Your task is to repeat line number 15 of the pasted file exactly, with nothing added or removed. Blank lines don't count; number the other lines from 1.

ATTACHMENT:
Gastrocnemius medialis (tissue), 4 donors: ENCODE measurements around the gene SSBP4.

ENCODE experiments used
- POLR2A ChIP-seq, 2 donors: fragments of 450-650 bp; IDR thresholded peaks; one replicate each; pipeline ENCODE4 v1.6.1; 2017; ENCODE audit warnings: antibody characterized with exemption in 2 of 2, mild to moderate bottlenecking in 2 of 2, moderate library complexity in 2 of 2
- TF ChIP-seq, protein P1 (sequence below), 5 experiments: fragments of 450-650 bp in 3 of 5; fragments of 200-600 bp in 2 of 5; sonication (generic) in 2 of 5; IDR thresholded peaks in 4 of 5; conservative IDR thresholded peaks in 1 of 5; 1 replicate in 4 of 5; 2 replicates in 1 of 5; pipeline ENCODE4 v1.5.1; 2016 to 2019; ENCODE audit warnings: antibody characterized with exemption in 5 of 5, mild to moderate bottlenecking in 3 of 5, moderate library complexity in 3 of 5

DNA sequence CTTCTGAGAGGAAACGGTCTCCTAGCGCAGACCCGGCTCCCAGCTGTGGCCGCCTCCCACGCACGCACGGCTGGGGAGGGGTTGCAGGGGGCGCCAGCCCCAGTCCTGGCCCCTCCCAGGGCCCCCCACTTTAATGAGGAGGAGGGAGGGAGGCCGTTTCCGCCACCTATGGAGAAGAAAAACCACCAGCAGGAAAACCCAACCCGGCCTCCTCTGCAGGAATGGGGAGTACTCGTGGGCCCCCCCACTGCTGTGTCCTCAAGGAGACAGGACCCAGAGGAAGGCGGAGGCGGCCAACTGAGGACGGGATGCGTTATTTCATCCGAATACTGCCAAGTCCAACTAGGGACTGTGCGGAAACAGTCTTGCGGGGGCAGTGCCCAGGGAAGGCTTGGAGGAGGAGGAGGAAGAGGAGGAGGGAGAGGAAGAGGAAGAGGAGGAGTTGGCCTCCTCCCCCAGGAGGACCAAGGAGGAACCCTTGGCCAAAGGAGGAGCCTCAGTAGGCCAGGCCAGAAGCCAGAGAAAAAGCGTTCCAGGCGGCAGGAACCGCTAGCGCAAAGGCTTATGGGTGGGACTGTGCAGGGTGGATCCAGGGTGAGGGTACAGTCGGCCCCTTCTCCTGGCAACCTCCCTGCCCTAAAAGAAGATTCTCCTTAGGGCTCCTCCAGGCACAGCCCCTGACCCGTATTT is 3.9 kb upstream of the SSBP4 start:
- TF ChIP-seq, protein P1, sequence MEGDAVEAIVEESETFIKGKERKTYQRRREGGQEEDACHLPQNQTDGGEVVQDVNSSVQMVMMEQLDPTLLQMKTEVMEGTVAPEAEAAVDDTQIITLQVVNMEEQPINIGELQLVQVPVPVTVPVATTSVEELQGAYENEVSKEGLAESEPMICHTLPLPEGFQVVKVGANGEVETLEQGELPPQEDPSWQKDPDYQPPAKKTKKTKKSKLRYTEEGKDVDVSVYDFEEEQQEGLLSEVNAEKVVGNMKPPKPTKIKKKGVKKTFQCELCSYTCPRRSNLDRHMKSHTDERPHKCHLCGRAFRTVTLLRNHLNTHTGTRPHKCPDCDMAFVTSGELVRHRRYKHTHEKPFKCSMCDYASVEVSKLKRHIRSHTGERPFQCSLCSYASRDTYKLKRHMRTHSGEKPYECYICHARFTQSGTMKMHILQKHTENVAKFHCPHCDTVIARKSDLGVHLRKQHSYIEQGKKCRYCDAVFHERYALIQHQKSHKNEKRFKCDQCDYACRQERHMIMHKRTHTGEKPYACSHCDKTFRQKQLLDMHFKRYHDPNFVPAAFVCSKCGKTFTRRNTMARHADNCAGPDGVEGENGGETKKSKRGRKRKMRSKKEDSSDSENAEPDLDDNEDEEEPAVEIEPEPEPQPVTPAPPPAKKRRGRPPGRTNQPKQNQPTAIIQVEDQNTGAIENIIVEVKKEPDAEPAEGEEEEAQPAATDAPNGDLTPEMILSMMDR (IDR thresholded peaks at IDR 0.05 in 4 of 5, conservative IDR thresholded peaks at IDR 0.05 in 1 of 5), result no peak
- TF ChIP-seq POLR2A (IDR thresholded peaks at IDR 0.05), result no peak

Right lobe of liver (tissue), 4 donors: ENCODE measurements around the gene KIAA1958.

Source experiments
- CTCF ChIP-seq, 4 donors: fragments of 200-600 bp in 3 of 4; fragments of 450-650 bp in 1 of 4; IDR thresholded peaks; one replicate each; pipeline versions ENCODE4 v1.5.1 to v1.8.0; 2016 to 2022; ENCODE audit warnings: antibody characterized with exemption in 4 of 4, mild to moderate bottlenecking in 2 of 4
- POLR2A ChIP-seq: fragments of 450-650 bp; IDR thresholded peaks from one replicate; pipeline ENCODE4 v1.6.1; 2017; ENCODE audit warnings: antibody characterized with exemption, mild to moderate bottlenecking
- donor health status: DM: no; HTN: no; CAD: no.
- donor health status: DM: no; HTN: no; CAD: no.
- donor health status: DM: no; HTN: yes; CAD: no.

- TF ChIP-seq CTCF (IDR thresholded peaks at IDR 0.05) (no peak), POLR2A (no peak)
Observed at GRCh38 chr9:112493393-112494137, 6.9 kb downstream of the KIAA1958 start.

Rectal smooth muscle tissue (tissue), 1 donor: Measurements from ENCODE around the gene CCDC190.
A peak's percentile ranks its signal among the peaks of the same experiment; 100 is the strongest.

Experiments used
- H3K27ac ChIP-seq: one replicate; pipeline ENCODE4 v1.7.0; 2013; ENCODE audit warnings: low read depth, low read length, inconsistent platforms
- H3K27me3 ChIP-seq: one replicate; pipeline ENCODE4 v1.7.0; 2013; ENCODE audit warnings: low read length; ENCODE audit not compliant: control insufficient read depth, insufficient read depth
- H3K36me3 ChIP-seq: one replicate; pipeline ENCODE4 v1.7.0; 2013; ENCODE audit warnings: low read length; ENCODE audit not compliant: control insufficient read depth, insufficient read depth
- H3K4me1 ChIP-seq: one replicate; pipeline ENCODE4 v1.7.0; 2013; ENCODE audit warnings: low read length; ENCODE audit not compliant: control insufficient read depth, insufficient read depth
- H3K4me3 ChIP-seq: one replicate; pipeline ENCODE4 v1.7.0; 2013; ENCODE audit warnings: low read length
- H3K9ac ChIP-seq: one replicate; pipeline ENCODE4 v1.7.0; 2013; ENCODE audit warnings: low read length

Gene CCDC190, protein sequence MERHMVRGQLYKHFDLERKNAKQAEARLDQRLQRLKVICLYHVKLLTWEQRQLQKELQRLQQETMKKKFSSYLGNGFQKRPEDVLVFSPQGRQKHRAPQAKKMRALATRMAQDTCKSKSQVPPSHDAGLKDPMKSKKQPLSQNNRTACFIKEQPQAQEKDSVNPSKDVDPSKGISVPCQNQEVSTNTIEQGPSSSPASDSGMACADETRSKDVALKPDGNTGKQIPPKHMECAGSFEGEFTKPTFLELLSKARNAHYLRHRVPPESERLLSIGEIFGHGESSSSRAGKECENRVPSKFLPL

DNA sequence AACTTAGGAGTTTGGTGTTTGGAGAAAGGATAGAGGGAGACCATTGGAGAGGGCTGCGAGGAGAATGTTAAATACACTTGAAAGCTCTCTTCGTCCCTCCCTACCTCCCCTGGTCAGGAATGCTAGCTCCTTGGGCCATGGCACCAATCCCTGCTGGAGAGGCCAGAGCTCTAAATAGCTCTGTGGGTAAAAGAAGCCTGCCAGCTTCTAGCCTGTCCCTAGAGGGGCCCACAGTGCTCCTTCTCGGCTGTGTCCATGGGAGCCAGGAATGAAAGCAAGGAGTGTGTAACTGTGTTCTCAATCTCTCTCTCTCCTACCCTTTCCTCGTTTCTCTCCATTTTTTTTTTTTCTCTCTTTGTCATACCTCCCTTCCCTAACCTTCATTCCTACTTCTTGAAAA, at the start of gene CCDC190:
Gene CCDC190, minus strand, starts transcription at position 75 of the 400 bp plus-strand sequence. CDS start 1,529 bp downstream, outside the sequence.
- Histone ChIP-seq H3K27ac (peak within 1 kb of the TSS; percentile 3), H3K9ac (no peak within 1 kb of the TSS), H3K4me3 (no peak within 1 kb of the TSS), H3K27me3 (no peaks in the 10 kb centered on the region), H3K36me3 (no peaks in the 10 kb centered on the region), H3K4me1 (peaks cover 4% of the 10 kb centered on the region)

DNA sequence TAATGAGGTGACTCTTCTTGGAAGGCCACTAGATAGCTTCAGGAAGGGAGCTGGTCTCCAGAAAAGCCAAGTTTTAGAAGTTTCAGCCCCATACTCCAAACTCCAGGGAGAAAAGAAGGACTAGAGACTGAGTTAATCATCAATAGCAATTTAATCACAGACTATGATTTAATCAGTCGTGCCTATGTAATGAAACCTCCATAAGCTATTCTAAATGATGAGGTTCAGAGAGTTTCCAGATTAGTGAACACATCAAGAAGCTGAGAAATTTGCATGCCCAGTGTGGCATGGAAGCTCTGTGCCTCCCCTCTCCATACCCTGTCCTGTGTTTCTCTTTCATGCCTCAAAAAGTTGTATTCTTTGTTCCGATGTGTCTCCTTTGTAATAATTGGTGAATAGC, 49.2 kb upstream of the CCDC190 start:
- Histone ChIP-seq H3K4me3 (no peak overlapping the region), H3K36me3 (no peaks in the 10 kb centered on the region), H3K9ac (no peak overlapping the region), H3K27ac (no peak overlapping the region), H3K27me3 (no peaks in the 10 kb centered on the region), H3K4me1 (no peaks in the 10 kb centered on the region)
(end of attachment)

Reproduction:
- TF ChIP-seq CTCF (IDR thresholded peaks at IDR 0.05) (no peak), POLR2A (no peak)